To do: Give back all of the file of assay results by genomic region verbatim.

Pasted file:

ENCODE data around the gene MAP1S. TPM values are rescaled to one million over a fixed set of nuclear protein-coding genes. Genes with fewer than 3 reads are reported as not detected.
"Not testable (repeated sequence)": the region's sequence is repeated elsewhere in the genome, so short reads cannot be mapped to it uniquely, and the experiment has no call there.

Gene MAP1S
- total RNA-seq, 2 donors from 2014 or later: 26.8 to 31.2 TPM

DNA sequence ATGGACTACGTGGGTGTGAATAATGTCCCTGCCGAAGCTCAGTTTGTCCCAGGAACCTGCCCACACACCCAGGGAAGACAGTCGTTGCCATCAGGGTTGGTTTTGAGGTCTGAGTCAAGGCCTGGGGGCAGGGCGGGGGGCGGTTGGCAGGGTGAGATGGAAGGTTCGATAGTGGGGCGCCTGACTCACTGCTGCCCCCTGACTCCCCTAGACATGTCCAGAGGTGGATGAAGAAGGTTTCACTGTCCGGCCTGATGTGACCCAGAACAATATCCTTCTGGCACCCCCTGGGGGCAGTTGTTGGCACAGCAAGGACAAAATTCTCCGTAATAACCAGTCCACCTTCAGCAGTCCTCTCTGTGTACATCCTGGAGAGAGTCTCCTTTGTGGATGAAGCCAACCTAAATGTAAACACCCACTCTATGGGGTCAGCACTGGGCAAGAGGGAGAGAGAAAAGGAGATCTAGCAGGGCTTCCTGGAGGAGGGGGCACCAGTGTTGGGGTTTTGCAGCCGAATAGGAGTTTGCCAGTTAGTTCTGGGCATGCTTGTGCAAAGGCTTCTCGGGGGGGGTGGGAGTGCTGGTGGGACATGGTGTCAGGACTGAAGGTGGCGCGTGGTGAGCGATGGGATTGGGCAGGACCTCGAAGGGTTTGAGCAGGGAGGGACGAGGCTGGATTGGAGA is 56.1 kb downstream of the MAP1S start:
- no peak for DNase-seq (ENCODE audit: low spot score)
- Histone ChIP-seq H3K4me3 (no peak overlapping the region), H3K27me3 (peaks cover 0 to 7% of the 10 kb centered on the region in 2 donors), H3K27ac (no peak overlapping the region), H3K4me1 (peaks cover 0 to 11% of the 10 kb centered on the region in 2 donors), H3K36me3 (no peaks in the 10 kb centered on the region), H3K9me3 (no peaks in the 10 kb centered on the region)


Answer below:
ENCODE data around the gene MAP1S. TPM values are rescaled to one million over a fixed set of nuclear protein-coding genes. Genes with fewer than 3 reads are reported as not detected.
"Not testable (repeated sequence)": the region's sequence is repeated elsewhere in the genome, so short reads cannot be mapped to it uniquely, and the experiment has no call there.

Gene MAP1S
- total RNA-seq, 2 donors from 2014 or later: 26.8 to 31.2 TPM

DNA sequence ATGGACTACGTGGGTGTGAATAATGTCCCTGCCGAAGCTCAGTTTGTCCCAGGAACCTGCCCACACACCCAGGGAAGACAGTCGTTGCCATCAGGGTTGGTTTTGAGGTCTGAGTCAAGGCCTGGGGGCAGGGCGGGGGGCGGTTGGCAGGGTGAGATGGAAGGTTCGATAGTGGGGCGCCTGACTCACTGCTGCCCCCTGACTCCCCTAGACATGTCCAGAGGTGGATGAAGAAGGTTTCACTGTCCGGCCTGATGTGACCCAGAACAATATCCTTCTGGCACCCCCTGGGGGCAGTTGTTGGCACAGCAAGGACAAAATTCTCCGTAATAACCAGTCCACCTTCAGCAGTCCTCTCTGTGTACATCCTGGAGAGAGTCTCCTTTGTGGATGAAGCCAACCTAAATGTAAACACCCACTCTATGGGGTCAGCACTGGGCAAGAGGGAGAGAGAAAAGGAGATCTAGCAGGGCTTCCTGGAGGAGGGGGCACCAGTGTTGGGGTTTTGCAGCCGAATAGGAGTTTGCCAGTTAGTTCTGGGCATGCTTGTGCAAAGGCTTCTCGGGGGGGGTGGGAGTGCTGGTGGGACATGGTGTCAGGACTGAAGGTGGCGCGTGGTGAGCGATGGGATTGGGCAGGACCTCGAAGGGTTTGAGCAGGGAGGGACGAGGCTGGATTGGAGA is 56.1 kb downstream of the MAP1S start:
- no peak for DNase-seq (ENCODE audit: low spot score)
- Histone ChIP-seq H3K4me3 (no peak overlapping the region), H3K27me3 (peaks cover 0 to 7% of the 10 kb centered on the region in 2 donors), H3K27ac (no peak overlapping the region), H3K4me1 (peaks cover 0 to 11% of the 10 kb centered on the region in 2 donors), H3K36me3 (no peaks in the 10 kb centered on the region), H3K9me3 (no peaks in the 10 kb centered on the region)